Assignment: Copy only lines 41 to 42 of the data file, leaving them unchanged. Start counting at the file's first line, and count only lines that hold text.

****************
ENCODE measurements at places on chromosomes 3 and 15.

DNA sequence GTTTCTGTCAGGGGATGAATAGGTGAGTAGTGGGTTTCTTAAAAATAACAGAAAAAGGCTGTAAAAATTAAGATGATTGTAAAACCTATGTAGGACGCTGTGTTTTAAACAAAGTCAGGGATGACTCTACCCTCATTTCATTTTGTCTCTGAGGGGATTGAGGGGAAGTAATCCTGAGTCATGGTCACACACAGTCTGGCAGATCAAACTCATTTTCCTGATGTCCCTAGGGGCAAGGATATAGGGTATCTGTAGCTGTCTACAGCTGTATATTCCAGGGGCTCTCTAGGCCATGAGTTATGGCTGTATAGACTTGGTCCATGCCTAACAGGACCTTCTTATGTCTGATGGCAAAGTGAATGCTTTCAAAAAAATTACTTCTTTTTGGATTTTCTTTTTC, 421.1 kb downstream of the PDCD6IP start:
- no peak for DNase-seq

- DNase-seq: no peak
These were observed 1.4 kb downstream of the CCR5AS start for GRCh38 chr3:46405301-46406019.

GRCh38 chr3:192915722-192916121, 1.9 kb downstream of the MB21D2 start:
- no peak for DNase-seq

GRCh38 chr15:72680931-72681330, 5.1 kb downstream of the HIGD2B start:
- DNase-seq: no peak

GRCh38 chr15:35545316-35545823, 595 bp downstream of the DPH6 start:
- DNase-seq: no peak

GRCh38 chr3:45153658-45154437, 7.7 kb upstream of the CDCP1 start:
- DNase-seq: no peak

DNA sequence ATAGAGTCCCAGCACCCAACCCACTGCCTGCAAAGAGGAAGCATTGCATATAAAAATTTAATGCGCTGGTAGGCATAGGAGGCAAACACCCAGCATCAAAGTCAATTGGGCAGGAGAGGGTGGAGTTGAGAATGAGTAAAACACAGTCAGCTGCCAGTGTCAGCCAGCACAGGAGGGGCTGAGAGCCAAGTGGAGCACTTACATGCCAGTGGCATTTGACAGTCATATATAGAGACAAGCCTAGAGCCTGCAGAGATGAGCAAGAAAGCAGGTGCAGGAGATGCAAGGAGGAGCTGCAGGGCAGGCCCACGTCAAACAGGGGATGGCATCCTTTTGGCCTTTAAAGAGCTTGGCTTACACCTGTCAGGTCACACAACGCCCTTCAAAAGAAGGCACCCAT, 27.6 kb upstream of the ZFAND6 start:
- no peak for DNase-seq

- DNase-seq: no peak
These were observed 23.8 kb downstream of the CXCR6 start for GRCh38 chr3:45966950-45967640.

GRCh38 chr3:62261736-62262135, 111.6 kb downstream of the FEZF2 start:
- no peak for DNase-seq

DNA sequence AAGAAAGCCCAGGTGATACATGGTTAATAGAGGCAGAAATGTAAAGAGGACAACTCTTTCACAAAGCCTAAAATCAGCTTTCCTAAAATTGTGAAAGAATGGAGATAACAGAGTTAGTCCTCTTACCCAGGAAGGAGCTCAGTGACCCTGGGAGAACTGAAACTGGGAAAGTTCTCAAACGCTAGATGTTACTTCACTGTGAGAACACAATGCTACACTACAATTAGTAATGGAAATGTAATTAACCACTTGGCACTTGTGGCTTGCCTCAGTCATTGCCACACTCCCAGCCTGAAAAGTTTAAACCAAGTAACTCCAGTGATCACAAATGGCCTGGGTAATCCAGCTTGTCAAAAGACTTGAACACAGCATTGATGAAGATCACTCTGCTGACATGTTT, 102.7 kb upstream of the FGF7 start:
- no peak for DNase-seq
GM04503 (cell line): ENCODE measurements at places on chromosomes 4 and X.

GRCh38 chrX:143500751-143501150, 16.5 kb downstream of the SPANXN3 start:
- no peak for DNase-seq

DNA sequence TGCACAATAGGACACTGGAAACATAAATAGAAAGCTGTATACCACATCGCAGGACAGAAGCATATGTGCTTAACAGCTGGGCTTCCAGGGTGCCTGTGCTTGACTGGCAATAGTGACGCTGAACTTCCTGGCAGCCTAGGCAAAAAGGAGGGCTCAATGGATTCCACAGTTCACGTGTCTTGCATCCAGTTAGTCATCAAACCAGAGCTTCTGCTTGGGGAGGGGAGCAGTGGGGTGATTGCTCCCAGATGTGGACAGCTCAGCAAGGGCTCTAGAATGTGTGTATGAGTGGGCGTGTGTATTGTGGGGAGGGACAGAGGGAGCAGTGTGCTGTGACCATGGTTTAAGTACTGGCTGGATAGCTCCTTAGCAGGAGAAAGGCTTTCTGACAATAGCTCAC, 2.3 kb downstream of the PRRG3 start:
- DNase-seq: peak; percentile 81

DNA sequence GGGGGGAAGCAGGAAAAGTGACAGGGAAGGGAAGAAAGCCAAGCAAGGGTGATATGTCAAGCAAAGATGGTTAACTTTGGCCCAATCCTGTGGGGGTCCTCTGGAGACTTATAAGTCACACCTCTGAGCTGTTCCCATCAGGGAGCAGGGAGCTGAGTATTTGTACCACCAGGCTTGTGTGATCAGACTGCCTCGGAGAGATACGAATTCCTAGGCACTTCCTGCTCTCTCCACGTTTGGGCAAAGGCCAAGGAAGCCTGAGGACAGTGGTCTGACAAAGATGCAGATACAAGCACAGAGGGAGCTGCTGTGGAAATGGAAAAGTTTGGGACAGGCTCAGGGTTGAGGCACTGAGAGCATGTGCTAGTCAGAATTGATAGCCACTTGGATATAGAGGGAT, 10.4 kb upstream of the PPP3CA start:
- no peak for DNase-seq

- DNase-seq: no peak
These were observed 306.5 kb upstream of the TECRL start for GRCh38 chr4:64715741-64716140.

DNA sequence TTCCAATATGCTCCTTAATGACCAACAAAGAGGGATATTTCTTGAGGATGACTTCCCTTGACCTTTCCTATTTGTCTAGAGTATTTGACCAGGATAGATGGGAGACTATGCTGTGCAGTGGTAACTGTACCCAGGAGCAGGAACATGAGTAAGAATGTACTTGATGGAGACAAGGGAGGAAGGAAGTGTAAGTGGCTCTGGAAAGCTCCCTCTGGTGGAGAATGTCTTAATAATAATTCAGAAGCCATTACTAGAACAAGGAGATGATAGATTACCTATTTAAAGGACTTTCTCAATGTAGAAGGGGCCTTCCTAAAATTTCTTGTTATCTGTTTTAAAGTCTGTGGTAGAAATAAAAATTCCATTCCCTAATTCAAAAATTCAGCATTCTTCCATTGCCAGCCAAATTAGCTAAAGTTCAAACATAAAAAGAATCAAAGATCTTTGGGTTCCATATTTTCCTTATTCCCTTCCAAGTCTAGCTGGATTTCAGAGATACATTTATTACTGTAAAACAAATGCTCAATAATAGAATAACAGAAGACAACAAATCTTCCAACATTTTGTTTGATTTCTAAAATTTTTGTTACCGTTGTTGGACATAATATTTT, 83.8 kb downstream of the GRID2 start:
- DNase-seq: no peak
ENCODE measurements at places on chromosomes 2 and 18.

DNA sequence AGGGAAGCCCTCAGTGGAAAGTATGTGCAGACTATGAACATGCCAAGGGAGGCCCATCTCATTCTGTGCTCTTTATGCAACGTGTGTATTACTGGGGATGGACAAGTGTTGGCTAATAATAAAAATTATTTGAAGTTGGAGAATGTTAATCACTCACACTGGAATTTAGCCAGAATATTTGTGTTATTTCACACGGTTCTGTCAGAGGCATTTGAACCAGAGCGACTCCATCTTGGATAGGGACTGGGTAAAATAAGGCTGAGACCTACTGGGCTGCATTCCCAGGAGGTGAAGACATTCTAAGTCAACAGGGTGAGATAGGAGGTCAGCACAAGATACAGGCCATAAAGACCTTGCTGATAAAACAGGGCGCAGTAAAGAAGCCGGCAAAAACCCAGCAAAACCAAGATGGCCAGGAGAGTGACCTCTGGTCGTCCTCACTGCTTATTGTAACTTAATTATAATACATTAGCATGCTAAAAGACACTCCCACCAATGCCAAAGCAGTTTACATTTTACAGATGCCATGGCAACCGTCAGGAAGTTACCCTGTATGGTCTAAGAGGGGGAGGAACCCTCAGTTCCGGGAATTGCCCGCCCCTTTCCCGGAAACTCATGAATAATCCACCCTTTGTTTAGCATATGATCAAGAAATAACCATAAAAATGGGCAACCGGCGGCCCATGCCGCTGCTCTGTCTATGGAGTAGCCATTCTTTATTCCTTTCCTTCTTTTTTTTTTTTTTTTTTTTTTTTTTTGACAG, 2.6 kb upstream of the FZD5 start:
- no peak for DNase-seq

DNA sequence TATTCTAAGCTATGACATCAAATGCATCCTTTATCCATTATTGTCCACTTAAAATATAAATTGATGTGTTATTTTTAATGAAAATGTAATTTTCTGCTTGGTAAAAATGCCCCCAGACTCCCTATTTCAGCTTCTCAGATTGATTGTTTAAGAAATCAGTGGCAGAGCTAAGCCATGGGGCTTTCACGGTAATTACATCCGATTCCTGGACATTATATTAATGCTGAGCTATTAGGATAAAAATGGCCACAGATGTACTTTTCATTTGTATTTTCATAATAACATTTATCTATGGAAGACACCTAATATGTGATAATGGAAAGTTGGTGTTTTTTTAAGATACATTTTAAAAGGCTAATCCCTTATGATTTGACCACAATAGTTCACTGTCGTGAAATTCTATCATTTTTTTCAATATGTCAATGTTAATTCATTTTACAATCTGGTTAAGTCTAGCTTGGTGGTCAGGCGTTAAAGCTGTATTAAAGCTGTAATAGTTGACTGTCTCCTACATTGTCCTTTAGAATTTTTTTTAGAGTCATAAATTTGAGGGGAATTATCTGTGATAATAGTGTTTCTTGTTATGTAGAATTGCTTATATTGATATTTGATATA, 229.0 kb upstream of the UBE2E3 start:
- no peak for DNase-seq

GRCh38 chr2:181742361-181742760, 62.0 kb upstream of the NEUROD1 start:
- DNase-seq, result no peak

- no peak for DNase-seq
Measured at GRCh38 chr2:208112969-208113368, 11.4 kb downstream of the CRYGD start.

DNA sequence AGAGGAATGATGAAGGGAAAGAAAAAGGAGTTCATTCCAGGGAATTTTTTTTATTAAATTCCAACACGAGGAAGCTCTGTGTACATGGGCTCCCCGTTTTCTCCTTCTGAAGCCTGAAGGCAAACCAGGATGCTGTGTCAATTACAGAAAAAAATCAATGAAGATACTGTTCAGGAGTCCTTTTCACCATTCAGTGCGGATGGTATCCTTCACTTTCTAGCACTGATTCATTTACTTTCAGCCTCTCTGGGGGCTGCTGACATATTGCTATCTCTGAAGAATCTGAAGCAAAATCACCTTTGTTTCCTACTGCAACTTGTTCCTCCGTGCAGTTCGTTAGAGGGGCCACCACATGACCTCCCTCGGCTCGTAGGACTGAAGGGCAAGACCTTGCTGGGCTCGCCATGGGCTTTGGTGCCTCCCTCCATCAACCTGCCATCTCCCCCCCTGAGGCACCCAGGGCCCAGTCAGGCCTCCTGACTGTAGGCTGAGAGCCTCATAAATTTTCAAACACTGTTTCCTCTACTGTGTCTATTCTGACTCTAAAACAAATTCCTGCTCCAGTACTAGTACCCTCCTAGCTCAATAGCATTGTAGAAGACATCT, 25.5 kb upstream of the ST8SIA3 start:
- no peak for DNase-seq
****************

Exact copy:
Measured at GRCh38 chr2:208112969-208113368, 11.4 kb downstream of the CRYGD start.

DNA sequence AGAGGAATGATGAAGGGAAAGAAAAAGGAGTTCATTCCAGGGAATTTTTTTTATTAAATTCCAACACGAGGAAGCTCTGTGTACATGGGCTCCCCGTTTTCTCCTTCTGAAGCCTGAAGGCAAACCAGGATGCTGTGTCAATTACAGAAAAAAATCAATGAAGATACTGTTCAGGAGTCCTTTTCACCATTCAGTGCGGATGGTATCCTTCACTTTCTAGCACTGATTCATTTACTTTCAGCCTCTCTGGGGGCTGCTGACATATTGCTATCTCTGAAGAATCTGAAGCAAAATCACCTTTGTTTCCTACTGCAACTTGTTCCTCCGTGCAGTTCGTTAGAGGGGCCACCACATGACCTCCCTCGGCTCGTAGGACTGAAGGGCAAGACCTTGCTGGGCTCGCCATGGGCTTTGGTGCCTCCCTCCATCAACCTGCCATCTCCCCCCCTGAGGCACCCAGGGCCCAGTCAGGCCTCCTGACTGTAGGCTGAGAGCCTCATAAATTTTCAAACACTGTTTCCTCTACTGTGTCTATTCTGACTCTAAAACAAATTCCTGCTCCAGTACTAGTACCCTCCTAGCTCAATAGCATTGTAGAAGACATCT, 25.5 kb upstream of the ST8SIA3 start: